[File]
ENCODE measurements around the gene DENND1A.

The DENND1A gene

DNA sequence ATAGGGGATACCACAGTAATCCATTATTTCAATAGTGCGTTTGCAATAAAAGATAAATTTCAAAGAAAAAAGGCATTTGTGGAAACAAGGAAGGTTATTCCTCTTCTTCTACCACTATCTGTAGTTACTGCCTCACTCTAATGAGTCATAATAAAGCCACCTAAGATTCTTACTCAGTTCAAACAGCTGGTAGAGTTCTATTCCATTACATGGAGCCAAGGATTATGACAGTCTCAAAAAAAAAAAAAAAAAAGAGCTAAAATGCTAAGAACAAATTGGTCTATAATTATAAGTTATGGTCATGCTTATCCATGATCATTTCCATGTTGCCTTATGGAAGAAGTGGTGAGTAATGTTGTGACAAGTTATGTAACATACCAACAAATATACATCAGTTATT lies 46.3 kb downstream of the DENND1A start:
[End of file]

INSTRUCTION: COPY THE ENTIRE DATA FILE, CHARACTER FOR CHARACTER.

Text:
ENCODE measurements around the gene DENND1A.

The DENND1A gene

DNA sequence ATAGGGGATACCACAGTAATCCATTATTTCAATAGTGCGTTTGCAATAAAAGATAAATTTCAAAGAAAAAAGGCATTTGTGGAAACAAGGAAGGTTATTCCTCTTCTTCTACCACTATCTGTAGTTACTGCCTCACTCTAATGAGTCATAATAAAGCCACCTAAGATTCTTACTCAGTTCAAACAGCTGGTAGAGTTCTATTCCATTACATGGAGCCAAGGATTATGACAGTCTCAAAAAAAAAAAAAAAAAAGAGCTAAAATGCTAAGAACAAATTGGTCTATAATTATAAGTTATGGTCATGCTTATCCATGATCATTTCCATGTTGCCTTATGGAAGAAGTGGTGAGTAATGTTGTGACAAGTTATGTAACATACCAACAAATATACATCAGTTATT lies 46.3 kb downstream of the DENND1A start: